Buffalo’s own “traffic court” opening for business

BUFFALO, N.Y. (WIVB) – After years of disappointment in Albany, Buffalo officials finally got state lawmakers, and Gov. Cuomo, to approve a “traffic court” for city drivers–something the surrounding suburbs have had for years

Buffalo’s new Traffic Violations Agency is set to open Wednesday morning at City Hall, giving the city the same authority for processing tickets and collecting fines as suburban courts. Buffalo Parking Commissioner Kevin Helfer is the Acting Executive Director for the new agency.

“We are now giving the residents of Buffalo, and people who drive through Buffalo, the same option that a lot of towns and villages had that we never had before.”

Until now, drivers cited for moving violations in Buffalo would answer to the New York Department of Motor Vehicles Traffic Violations Bureau at the Ellicott Square Building, while suburban drivers would go to the town or village traffic court where the ticket was issued.

As of Wednesday , if you get a traffic ticket in Buffalo, you go to City Hall, not the DMV, and the new procedure could have a profound effect on drivers’ licenses, their auto insurance rates, and the city budget.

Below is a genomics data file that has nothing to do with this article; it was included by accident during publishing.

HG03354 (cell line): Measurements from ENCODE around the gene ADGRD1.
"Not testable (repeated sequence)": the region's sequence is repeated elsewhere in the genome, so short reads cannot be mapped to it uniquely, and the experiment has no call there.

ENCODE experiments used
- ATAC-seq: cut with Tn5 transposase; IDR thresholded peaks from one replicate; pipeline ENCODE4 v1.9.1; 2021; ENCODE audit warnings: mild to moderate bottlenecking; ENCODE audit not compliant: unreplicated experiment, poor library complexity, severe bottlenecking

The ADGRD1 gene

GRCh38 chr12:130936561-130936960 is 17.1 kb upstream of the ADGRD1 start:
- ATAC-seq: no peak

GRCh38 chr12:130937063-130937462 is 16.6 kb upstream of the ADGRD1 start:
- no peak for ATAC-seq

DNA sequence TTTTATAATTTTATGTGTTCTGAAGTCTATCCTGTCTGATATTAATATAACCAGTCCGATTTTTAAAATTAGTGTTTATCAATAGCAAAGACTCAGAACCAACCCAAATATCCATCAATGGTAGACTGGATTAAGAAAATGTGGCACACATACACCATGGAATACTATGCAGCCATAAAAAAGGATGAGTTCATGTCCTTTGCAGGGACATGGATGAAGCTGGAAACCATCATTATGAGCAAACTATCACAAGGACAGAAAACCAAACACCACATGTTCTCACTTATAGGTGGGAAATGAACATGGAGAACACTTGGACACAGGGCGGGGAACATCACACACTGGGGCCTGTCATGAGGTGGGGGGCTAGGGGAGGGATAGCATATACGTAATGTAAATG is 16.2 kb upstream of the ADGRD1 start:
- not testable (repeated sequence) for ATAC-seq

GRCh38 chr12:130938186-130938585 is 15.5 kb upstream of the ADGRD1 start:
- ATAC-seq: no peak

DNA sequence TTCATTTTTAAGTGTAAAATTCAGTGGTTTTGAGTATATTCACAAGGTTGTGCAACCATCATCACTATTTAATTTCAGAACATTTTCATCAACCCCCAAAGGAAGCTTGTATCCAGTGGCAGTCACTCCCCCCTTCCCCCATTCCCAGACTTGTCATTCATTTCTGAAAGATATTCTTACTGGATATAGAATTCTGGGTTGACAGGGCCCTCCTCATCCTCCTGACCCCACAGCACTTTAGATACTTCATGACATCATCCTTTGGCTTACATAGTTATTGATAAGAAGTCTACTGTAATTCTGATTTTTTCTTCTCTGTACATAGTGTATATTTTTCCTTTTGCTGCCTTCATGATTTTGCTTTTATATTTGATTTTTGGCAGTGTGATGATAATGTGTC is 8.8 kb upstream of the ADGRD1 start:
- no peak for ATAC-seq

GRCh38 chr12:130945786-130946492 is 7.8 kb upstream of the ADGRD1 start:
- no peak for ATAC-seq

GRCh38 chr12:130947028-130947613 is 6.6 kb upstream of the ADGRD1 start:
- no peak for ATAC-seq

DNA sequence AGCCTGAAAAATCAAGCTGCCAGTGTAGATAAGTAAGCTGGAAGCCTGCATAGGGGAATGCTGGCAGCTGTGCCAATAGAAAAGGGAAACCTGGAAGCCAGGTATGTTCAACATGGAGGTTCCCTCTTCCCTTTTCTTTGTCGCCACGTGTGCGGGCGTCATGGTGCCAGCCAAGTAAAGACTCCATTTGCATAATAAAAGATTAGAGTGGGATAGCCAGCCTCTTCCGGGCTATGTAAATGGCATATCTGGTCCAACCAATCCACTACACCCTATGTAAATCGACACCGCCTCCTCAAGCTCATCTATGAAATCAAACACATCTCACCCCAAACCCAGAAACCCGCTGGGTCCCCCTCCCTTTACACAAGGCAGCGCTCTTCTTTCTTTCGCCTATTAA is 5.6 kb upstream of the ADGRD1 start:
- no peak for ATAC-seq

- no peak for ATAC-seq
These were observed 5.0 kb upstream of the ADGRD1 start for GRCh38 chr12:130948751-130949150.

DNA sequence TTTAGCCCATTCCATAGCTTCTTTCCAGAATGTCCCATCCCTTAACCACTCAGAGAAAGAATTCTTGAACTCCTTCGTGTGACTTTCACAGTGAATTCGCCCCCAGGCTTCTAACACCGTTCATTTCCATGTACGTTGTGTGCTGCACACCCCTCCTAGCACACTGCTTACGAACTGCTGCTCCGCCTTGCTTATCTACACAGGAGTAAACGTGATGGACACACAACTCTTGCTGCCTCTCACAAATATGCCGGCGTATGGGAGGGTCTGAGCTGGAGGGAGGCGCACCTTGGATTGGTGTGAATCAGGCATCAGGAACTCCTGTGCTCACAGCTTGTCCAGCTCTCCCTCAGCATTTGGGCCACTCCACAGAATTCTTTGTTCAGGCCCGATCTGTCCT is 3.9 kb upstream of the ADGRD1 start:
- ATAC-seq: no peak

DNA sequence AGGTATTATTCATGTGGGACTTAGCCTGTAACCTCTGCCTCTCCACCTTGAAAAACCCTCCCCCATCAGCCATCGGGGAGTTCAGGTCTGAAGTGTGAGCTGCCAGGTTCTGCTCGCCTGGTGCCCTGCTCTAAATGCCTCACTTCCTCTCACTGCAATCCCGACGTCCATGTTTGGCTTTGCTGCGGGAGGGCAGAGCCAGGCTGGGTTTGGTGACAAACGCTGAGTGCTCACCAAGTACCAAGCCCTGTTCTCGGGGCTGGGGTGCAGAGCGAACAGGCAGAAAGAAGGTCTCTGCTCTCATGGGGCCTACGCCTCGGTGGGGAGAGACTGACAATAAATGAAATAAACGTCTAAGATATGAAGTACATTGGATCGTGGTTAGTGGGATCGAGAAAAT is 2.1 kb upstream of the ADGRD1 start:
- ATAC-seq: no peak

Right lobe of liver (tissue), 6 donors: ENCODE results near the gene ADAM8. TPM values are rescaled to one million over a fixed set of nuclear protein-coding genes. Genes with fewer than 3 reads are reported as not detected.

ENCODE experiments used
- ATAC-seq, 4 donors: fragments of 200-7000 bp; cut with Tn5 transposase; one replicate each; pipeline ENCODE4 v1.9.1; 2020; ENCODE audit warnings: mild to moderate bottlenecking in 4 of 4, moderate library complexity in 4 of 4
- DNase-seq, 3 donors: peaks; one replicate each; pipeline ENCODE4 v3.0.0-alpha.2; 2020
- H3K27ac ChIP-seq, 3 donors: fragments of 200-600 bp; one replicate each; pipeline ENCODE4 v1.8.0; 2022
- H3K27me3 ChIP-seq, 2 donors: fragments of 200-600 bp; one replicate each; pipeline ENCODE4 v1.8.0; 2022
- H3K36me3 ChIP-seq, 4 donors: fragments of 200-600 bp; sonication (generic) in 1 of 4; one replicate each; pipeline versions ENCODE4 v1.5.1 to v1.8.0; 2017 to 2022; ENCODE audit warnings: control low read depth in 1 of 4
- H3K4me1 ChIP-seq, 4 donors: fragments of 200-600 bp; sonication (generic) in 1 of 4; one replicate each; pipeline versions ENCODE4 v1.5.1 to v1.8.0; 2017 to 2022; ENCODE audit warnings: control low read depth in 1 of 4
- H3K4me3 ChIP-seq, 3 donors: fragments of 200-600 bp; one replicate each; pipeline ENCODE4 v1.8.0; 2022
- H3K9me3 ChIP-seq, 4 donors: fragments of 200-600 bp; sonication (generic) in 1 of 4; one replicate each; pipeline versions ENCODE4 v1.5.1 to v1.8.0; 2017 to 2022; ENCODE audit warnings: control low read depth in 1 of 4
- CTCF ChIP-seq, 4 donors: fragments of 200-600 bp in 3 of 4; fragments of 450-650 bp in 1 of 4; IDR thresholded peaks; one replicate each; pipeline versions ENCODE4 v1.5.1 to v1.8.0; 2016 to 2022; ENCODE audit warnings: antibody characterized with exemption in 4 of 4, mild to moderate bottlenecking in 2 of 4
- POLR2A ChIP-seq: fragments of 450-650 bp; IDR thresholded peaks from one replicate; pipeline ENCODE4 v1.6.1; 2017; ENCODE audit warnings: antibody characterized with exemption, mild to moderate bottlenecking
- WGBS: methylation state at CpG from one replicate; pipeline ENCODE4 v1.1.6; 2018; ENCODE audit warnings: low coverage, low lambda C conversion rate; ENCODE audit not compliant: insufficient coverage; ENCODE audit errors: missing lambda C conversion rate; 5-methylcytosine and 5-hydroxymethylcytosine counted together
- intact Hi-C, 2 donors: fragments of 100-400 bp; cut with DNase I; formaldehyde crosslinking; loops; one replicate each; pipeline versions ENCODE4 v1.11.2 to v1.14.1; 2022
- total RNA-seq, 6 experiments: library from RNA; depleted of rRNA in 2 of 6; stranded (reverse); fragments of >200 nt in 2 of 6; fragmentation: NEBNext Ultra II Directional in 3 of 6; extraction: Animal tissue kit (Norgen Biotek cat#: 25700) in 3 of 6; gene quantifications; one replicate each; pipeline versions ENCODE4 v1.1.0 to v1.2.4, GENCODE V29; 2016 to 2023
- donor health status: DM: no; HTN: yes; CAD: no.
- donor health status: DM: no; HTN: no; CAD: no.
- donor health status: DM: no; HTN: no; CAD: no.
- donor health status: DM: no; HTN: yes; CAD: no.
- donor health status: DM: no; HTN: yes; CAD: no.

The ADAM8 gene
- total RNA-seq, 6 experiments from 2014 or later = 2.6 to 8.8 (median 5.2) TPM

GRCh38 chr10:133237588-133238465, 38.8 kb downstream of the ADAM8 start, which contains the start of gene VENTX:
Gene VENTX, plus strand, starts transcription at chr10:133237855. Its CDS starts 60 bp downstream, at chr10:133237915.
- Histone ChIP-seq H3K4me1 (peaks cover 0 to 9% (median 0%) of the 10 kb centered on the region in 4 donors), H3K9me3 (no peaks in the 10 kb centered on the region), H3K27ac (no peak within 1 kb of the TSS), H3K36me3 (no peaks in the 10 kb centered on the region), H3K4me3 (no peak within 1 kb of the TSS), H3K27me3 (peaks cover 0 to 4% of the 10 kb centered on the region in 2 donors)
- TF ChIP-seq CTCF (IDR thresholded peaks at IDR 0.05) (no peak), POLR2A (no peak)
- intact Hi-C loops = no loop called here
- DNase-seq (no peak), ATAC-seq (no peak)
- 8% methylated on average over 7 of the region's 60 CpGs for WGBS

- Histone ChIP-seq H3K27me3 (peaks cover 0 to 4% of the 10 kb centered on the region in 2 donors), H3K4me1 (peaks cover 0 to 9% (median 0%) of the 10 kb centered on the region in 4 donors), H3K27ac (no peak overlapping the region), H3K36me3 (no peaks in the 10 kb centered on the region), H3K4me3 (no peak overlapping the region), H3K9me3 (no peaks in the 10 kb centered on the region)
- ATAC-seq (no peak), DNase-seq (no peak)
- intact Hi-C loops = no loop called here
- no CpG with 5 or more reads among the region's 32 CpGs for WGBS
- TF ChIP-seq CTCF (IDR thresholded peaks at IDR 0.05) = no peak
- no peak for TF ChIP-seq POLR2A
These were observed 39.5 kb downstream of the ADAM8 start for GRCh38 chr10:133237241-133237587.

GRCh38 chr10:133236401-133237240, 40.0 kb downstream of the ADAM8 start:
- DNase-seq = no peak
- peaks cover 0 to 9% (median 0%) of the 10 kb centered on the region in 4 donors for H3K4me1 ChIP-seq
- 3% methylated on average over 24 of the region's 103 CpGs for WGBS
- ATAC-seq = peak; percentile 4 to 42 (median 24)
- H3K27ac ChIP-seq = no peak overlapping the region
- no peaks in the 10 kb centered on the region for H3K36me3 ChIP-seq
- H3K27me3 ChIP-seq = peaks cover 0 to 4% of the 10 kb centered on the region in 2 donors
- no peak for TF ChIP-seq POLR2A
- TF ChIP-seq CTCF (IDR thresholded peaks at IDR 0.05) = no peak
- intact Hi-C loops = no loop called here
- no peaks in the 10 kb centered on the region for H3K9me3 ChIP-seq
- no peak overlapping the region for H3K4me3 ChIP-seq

Suburban drivers’ tickets could be plea-bargained down to lesser offenses, but the DMV does not have that authority. Drivers with Buffalo tickets could either plead guilty to the violation, and take the points; or plead not guilty, go to trial, and take their chances.

Helfer explained, with the new Traffic Violations Agency, drivers now have options that were not available before.

“They can also come in and have a consultation with our prosecutor and maybe plead that down to a traffic violation, or some sort of a ticket that doesn’t put points on their license.”

An added benefit for the city’s treasury: When the DMV adjudicated traffic violations, part of the fines and costs would go to the state. Fines from tickets handled at City Hall go to the city, just as they do in the suburbs, which could bring in as much as $2 million a year.

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